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Hiram E. Leonard Diary, November 30, 1862

30th Sunday  rather a fine cloudy day with the ground covered with snow, spit snow in evening, I did my choars was at the office in morning & at Hoyts came home before noon & choared round some etc called at Hoyts in evening came home about 8 & soon went to bed, Wm McNelly came here about noon & went away a little before 4 & David & the rest left soon after for home.  Ashley Carpenter died today at a Mr Carpenters in Scottsville in Kentucky.  Carpenter got there a little before he died & started home with him in afternoon.  John Billings & Cooper came with him to Bowling Green.”

Hiram E. Leonard Diary, November 29, 1862

29th Saturday  rather a fine day with the ground covered with snow, not cold, I did my choars was at store the most of forenoon & at home in afternoon banking house & choaring round was at office in evening, eat some oysters & came home about 9 & went to bed after 10 nearly sick.  David & Eliza McNelly & Wm Ackly came here about dusk & stay all night it snowed tonight, they went to bed about 12.”

Hiram E. Leonard Diary, November 28, 1862

28th Friday  rather a fine day snowed some in evening.  I did my choars was at the office the most of the day & evening came home about 9 & went to bed about 10 nearly sick.”

Hiram E. Leonard Diary, November 27, 1862

27th Thursday  rather a fine day snowed a little during the night.  I did my choars was at the office the most of the day & evening came home about 9 & went to bed at 10 Thanksgiven Frank came home from Chicago.”

Hiram E. Leonard Diary, November 26, 1862

26th Wednesday  Snowed a little.  I did my choars was at the office all day & in evening came home about 9 & went to bed about 10 nearly sick, Frank went to Chicago.”

Hiram E. Leonard Diary, November 25, 1862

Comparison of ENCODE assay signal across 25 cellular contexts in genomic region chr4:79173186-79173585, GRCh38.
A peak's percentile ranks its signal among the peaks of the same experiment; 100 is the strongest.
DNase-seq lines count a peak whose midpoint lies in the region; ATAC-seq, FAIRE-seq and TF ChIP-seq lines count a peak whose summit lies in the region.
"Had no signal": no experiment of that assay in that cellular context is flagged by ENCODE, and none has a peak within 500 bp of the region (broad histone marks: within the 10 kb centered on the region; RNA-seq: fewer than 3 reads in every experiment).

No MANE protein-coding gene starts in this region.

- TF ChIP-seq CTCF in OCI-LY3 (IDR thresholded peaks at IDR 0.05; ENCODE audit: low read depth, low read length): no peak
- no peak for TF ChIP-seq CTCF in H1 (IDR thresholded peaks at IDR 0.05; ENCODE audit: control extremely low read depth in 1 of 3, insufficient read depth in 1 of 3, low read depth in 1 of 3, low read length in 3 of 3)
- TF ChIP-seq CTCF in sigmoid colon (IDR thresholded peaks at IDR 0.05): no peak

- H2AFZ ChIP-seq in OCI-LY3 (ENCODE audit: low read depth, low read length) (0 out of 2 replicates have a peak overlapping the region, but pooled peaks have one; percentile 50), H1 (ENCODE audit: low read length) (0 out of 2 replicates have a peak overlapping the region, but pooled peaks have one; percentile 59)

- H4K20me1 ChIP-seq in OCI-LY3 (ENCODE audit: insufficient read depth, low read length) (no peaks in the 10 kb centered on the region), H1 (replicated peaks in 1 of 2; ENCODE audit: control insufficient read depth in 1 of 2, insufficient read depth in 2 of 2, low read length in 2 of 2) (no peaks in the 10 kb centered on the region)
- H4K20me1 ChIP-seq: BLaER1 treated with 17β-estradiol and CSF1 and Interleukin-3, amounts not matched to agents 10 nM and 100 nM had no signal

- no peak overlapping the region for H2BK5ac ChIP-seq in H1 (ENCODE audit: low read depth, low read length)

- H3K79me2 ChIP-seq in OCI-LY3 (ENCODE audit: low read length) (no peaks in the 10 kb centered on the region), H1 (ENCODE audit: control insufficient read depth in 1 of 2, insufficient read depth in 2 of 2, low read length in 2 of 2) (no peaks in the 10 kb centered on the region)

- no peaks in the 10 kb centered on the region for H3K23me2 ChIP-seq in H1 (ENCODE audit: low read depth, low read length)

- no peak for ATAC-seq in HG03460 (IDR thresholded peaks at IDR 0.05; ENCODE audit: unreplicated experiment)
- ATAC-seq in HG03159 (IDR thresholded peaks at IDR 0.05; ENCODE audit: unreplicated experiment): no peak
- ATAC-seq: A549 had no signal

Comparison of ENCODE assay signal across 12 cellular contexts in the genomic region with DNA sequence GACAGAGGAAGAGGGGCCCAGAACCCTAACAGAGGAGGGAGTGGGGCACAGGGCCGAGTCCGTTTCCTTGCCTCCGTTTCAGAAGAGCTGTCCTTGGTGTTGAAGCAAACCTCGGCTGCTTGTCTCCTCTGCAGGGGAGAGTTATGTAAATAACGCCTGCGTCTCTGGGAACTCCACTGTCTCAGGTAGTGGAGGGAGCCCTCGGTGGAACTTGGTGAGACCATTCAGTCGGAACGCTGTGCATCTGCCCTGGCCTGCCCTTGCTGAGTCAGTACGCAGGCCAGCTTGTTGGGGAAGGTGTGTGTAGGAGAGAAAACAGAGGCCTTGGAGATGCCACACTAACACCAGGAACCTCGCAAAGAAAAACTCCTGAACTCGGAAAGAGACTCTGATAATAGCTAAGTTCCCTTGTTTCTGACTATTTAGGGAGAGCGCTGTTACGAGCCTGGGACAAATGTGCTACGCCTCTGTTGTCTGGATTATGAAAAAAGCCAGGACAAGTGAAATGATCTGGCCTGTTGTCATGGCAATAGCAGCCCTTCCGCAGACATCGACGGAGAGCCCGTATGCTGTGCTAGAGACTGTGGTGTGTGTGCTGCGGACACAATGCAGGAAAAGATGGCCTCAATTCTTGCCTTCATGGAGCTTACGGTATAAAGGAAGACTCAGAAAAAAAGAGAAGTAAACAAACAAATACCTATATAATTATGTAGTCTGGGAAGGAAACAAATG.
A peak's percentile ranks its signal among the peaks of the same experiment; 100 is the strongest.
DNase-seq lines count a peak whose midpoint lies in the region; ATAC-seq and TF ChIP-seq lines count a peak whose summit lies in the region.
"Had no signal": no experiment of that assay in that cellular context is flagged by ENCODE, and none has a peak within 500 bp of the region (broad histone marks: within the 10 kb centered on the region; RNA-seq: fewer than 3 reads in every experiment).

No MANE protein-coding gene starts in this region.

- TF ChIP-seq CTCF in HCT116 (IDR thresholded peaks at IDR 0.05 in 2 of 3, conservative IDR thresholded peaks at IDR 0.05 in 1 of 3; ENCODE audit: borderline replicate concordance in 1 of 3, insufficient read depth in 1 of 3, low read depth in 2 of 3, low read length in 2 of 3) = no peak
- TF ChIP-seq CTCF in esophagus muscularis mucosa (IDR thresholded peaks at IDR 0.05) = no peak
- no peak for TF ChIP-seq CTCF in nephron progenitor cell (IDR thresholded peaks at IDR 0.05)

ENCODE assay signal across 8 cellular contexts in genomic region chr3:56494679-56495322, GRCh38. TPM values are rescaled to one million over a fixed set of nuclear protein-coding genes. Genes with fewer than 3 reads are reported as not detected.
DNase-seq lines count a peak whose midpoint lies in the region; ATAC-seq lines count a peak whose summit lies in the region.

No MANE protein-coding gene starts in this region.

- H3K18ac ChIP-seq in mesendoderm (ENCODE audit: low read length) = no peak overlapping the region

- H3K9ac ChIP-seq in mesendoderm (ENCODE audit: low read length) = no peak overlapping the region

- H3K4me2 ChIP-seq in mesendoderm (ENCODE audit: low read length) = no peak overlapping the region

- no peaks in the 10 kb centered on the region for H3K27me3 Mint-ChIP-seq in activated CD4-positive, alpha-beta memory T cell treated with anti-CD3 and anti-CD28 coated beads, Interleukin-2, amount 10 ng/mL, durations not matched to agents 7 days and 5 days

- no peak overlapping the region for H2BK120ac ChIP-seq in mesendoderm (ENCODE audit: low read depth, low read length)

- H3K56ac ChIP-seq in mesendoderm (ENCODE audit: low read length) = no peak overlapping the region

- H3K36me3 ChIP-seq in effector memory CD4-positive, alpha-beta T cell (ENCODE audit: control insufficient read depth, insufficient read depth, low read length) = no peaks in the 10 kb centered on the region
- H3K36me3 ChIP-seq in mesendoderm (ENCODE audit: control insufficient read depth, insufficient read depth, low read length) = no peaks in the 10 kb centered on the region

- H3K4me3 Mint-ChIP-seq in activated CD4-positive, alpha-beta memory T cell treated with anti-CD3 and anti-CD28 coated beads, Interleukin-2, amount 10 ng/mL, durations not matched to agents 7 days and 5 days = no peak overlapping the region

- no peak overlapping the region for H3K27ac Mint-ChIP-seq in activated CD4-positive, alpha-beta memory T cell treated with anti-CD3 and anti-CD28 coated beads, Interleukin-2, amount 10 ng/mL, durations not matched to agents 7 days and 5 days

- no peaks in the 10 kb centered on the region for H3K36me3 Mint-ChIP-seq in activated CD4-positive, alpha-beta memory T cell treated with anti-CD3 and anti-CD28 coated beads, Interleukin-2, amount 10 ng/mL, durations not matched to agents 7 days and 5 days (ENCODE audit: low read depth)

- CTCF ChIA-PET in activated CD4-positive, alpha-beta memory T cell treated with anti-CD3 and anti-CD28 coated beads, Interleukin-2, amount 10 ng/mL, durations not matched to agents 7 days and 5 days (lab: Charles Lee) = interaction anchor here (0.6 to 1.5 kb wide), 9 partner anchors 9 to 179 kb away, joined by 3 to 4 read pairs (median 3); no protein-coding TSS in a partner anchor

25th Tuesday  rather a fine day but cool.  I did my choars was at home all day, at office in the evening, came home about 9 & soon went to bed Jerry Pollard helped me all day to fix my cistern & put a stone on it weighing 6500, Wm McNellys girl was here & her father Elib Potter went back to Boyds.”

Hiram E. Leonard Diary, November 24, 1862

24th Monday  rather a fine cool day I did my choars was at the office a part of the day & at home a part of the day came home about 9 & soon went to bed Elib Potter came & stayed all night.”

Hiram E. Leonard Diary, November 23, 1862

23rd Sunday  A fine pleasant day & evening,  I did my choars went to the office in morning came back by Hoyts & went to fix a rool on my corn crib did my choars wrote some called at Hoyts a short time came home & washed me & went to bed about 9.”

Civil War Diaries, November 22, 1862

Ashley Carpenter Diary Entry:

Nov. 22  We ate our morning rations & waited for the relief pickets. ”

Hiram Leonard Diary Entry:

22nd Saturday  A fine day with cool air, I did my choars went to the Junction to see Dr McConnel got back a few minutes after 12 eat dinner & helped Knox finish husking corn.  Knox husked all day, was at the office in evening came home a little after 9 & went to bed 10.”